Crawford Notch State Park, Hart's Location, NH - various levels
Located in the White Mountains, this park offers popular family hikes to unique cliffs and brisk waterfalls including Arethusa Falls, the highest in the state. Most trails leave the park and enter the White Mountain National Forest.
Boston Lot Lake, West Lebanon, NH - moderate
A 2.4-mile loop trail that features beautiful wild flowers and a number of activity options and is best used from April until November. Dogs are also welcome on this trail.
Mount Sunapee, Andrew Brook Trail, Newbury, NH – moderate
A 3.7-mile out and back trail that features a lake. The trail is primarily used for hiking and is best from May until October. Dogs are also allowed to walk on this trail.
Franconia Notch State Park - Franconia/Lincoln, NH – moderate to difficult
The park provides access to many popular trails leading into the National Forest. Trails range from moderate to difficult. Camping is available in the park. Pets are prohibited on the paved multi-use "Franconia Recreational Path," but there are designated dog walk areas at the Tramway and Flume.
Cole Pond, Enfield, NH – easy
A 2.1-mile trail that features a lake and is good for all skill levels. The trail is primarily used for hiking, walking, trail running, and snowshoeing and is accessible year-round. Dogs are also allowed on this trail but must be kept on a leash.
Red Hill via Eagle Cliff Trail, Center Sandwich, NH – very difficult
A 4.8-mile trail that features a great forest setting and is recommended for only very experienced adventurers. The trail offers a number of activity options and is best used from April until October. Leashed dogs are also allowed on this trail.
Cardigan Mountain State Park, Orange, NH – moderate to difficult
This park offers great views into Vermont and the south side of the White Mountains. Cardigan Mountain State Park spans 5,655 acres and is an excellent area for hiking. A mountain road leads to trails on the west slope of Mount Cardigan as well as a trail to the summit. Mount Cardigan's 3,121-foot treeless granite summit affords outstanding views of west central New Hampshire, with a panorama that includes Mount Monadnock and the White Mountains, Camel's Hump in Vermont, and Pleasant Mountain in Maine.
Duxbury Window Trail, Waterbury, VT - moderate
A 3-mile moderately trafficked out and back trail that features beautiful wild flowers and activity options such as hiking, birding, and snowshoeing and is accessible year-round. Leashed dogs are allowed on this trail.
Pawtuckaway State Park, Nottingham, NH – various levels
Offers a variety of landscapes, with something to do and see for everyone. The park includes a large family beach on the lake. There are many opportunities for hiking, with trails leading to many special points of interest, including a mountaintop fire tower; an extensive marsh where beavers, deer, and great blue herons may be seen, and a geologically unique field where large boulders called glacial erratics were deposited when glacial ice melted near the end of the Ice Age.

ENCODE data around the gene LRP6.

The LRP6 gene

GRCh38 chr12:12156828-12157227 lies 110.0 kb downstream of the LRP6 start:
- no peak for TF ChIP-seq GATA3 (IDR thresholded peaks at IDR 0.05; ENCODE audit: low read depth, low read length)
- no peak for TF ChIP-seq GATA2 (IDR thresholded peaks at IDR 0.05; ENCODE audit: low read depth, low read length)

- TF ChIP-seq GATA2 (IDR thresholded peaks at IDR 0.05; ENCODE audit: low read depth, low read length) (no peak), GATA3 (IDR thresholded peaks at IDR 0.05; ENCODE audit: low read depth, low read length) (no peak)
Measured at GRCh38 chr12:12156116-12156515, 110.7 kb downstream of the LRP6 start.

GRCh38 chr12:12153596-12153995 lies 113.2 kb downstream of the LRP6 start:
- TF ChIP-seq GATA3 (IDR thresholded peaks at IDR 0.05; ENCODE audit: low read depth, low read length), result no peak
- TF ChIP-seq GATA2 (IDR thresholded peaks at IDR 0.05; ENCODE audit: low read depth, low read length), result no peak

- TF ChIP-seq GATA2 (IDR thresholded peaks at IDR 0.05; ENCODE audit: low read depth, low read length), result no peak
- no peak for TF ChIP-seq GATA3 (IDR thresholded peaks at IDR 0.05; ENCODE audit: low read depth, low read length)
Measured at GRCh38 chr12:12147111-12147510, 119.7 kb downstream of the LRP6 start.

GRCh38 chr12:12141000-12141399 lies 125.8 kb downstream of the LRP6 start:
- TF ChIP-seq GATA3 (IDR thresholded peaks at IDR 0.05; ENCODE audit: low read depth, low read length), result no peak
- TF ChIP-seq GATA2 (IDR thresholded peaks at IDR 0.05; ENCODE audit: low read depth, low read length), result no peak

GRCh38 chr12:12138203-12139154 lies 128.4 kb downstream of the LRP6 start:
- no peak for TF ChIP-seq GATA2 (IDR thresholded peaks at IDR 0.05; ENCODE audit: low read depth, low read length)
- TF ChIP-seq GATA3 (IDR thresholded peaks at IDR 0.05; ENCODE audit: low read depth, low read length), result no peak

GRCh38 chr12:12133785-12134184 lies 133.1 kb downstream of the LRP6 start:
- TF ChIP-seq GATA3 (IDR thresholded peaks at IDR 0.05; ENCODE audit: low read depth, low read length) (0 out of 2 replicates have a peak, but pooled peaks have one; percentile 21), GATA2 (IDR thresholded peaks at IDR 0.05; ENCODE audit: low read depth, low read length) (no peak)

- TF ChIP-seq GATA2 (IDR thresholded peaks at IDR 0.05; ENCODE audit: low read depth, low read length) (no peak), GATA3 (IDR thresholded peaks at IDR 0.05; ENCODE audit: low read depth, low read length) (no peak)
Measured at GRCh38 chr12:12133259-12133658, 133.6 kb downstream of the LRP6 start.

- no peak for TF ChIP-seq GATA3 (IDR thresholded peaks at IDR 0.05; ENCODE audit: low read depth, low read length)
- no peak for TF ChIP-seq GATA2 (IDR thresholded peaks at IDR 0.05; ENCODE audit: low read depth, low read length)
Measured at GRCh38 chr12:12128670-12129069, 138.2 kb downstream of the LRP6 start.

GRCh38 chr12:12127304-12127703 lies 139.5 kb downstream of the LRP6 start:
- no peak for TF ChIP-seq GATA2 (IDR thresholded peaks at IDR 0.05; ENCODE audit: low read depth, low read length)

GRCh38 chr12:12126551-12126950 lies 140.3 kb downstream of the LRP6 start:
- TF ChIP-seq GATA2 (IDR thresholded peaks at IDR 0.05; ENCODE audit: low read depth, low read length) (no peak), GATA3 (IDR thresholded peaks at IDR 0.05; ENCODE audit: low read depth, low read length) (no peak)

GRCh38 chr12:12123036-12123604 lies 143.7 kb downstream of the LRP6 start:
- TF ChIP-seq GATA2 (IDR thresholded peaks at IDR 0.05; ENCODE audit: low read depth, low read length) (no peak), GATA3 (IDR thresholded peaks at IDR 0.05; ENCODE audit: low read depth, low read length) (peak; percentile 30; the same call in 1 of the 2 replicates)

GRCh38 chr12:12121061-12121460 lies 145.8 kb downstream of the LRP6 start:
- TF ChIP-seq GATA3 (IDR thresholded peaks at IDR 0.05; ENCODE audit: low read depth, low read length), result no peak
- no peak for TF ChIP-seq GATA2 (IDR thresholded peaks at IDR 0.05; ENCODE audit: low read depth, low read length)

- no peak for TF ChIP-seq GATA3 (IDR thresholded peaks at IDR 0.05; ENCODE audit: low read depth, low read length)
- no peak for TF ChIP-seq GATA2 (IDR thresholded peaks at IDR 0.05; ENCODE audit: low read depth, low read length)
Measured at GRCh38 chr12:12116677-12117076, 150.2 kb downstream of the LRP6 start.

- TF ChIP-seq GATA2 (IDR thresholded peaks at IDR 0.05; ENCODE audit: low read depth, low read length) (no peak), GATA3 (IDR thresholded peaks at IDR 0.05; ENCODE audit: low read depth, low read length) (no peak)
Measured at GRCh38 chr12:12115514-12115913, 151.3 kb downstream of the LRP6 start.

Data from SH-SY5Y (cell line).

The Storrs Pond Recreation Area, Hanover, NH – various levels
Offers a variety of hiking trails to accommodate all ages and abilities. In addition to the trails, there are several locations to easily access the ever-expanding trail system surrounding the area. Users of multi-use trails may include hikers, bikers, equestrians, OHRVs, snowshoers, cross-country skiers, and sled dogs.
Sugar River Recreational Rail Trail, Newport/Claremont, NH – various levels
This 9-mile trail begins at the Newport Recreation Department on Belknap Ave in Newport and ends at Washington Street in Claremont. The trail boasts two historic covered bridges and meanders along the Sugar River.
WANT COMPANY ON THE TRAILS?
If you prefer hiking with others, there are many websites to connect you with people who enjoy the outdoors. For example, if you go to www.meetup.com/, and type in where you live, you’ll find some great groups of likeminded people such as the ones mentioned here.
This is a meet-up group for people who want to explore their environment, take walks or hikes, experience nature, photograph, and meet other people in the process.
Meet new people and make new friends. All those who desire to experience the outdoors and like skiing, hiking, biking, & kayaking are welcome. Informal gatherings for movies and dinners, and just to have fun.
This group is for those who wish to hike the trails and mountain tops of New England. Most members are 50+ years old. Membership will be limited to ensure there is availability to attend hikes and to avoid lengthy waiting lists. Whether it is a day hike or a backpacking trip through the Whites, our goal is to enjoy what the mountains have to offer. We are not the fastest hikers, nor are we the slowest. Our pace is based on the group that is hiking. We like stop to enjoy the views and take pictures.
The L.L.Bean West Lebanon Outing and Adventure Club offers a wide range of events including free in-store clinics, guest speakers on outdoor themed topics, an outing club that engages in hiking, biking, fishing and paddling adventures and community service opportunities. The L.L.Bean West Lebanon Outing and Adventure Club offers a wide range of events including free in-store clinics, guest speakers on outdoor themed topics, an outing club that engages in hiking, biking, fishing and paddling adventures and community service opportunities.
SPORTING GOODS STORES FOR ALL YOUR HIKING NEEDS:
30 Central St.